First Accountability, Then Reconciliation
Martin Luther King Jr. once spoke this powerful quote:
“True peace is not merely the absence of tension: it is the presence of justice.”
After rewatching my favorite moments from the Avatar: The Last Airbender animated series, I’ve realized that one of the previous avatars, Avatar Kyoshi, said something similar to Avatar Aang:
“I offer you this wisdom, Aang: only justice will bring peace.”
For reconciliation to happen, the perpetrator(s) have to approach their victim(s) with bona fide humility, like Joseph’s half-brothers unwittingly did before him. To demand that victims automatically forgive their oppressors without first seeing any genuine remorse is tantamount to gaslighting.
Not to mention, you need to make sure that the remorse sticks! Looking at you, King Saul. King Saul was just as (if not more so) envious as Joseph’s conniving half-brothers. He kept ruining the possibility of peace between him and David by speaking remorsefully, but then turning around and seeking to end the future king’s life even when David pleaded that he meant no harm (1 Samuel 24:9-11)! Although Saul responded with remorseful tears, the fallen king still chose later to chase David down murderously.
Extend the Hand, My Friends!
Part of what motivated me to write this is everything I’ve read recently on deconstruction, the process of Christians analyzing their faith with soul-searching and contemplation. I’ve seen a lot of contempt for individuals going through this process. No wonder they’ve chosen to leave the church and their faith behind!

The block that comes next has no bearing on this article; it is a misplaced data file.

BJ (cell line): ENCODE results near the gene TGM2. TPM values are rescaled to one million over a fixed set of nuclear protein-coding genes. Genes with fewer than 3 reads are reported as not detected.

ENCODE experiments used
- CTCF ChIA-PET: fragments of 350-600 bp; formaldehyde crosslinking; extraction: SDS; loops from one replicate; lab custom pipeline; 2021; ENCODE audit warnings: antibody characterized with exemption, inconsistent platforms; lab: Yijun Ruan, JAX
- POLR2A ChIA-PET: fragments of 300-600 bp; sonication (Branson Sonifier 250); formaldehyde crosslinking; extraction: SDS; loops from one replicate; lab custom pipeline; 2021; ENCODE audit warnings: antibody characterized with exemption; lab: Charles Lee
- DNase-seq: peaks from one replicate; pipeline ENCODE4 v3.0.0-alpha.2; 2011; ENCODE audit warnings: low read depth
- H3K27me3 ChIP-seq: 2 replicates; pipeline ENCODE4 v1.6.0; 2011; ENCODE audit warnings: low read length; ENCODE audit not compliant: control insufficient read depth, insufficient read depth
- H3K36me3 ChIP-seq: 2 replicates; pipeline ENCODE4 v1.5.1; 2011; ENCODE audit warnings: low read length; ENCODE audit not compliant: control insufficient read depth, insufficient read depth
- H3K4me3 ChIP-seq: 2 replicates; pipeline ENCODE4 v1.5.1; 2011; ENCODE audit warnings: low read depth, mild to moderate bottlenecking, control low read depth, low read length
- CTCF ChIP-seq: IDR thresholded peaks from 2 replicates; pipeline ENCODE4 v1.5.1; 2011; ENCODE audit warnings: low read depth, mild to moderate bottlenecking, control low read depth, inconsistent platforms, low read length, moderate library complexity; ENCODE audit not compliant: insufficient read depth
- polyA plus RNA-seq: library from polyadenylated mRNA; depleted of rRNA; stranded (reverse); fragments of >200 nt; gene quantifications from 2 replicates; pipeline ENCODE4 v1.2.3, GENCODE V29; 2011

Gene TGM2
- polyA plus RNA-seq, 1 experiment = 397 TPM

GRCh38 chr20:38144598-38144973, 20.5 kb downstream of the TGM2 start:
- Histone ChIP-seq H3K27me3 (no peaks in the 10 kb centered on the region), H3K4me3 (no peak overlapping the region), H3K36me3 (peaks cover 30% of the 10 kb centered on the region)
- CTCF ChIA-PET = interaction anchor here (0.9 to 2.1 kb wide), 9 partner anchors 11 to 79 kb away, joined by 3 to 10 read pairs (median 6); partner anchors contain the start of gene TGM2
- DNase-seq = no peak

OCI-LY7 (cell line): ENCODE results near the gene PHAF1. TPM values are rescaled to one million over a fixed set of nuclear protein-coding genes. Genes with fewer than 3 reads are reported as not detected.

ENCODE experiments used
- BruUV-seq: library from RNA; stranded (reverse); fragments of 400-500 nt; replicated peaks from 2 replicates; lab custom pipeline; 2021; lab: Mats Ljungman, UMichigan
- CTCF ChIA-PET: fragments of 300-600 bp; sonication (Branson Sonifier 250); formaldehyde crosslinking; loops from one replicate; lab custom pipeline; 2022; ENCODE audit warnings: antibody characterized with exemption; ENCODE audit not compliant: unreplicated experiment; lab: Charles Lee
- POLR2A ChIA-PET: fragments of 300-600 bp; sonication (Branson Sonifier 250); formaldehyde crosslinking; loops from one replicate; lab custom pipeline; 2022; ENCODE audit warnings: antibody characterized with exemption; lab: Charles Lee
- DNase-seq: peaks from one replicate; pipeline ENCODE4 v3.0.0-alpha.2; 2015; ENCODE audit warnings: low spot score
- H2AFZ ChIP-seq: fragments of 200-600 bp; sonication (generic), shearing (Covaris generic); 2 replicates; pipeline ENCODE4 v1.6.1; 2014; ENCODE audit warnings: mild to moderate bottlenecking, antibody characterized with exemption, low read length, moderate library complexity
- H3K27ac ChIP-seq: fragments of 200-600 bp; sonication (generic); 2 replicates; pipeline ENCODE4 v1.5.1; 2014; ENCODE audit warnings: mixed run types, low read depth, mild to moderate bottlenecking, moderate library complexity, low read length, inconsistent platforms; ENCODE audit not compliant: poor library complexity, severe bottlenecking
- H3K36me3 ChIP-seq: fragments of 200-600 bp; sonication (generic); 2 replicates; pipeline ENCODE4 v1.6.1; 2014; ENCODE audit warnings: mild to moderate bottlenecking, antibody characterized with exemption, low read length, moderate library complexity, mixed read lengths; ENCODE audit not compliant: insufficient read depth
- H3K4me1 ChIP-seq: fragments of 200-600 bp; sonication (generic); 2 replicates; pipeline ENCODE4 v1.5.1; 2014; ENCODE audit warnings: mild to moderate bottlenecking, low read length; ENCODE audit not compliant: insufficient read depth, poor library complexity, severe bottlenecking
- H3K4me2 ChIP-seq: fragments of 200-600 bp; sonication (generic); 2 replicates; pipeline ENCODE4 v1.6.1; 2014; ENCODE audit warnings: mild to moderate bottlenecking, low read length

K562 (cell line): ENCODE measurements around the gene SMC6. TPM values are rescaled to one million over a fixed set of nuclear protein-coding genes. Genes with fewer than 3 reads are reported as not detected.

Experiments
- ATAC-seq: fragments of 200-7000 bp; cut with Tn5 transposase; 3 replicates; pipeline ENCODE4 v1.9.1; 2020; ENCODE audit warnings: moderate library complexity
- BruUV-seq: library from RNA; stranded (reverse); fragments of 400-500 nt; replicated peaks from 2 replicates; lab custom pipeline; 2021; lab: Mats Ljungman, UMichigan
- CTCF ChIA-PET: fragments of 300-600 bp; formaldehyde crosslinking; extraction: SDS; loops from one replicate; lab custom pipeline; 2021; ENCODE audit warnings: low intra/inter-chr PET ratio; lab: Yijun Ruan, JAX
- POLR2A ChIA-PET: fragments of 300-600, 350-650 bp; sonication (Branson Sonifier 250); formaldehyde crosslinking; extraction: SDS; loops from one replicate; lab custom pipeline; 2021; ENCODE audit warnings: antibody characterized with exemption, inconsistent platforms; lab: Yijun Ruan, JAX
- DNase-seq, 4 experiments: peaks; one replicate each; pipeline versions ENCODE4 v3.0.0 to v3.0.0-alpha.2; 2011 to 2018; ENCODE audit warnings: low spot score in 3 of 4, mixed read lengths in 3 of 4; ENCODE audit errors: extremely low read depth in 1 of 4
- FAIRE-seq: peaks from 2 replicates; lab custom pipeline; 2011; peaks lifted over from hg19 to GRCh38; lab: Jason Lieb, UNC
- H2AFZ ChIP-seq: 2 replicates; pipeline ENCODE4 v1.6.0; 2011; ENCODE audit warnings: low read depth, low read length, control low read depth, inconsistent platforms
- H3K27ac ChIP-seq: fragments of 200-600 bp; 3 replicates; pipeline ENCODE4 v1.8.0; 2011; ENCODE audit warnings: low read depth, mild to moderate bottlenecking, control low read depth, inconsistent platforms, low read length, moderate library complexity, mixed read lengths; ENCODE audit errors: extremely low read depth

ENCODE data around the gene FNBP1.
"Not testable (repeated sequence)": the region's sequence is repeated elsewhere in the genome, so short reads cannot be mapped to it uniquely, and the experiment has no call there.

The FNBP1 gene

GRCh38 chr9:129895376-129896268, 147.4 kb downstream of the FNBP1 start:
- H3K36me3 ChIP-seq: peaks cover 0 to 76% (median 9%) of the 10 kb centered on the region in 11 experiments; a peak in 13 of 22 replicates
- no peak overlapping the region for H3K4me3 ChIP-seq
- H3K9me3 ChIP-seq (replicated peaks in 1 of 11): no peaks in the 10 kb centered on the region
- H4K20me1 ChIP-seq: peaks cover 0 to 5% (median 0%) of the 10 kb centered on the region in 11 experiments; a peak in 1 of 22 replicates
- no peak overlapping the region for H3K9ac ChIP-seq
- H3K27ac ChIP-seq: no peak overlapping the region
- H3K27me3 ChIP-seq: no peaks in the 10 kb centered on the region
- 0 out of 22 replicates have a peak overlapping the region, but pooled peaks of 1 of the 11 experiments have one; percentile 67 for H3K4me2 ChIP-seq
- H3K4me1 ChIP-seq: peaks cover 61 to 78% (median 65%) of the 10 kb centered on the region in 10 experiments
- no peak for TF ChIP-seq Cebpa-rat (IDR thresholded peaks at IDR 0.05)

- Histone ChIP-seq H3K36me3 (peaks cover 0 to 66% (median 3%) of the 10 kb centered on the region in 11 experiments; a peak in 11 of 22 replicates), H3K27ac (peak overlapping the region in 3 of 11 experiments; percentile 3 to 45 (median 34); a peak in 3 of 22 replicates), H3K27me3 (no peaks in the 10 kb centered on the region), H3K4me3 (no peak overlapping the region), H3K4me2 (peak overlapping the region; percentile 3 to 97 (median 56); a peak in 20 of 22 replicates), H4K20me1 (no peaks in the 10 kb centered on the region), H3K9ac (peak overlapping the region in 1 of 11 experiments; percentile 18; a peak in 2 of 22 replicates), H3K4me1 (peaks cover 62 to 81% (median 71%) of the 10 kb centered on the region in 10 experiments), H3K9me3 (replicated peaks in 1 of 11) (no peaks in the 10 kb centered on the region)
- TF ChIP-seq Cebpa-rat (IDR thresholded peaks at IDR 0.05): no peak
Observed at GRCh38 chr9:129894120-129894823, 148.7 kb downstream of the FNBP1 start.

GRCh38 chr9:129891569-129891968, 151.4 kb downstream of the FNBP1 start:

I don’t get it, folks. If the aim is to ensure that people going through deconstruction return to the church happily after they’ve finished, then where’s the compassion? The grace? The love?
Because I’ve failed to see any true compassion for them in some of the articles written against deconstruction! I can’t believe I’m seeing gaslighting tactics here, inferring that deconstructionists didn’t have a “strong/stable faith” to begin with.
When those who oppose deconstruction opt to “declare war” against it, such as John Cooper (lead singer of musical group “Skillet”), a dangerous “us vs them” mentality is created. Those who deride others for their perceived failures in faith sound way too similar to the Pharisee from Jesus’ parable of what it means to be humble (Luke 18:9-14).
It’s jarring to see that out of all of the Christian sects, it’s Evangelicalism that seems to be the greatest contributor to deconstruction. Have you heard of the term “ex-vangelical”? I’ve seen it attached to many social media posts regarding deconstruction, and at this point, I can’t say that I’m surprised. When it seems that it’s primarily Evangelical leaders who opt to dismiss the pain of those enduring deconstruction, the natural result is the Evangelical church becoming thusly associated with mocking the suffering of the “other”.
If the goal is to reconcile those enduring deconstruction of their faith with the church, then why aren’t these leaders doing better? It’s high time that Evangelicalism admits that “it’s not you, it’s me” and strives to finally listen to deconstructionists without demonizing them.
Featured Image by Connor Brennan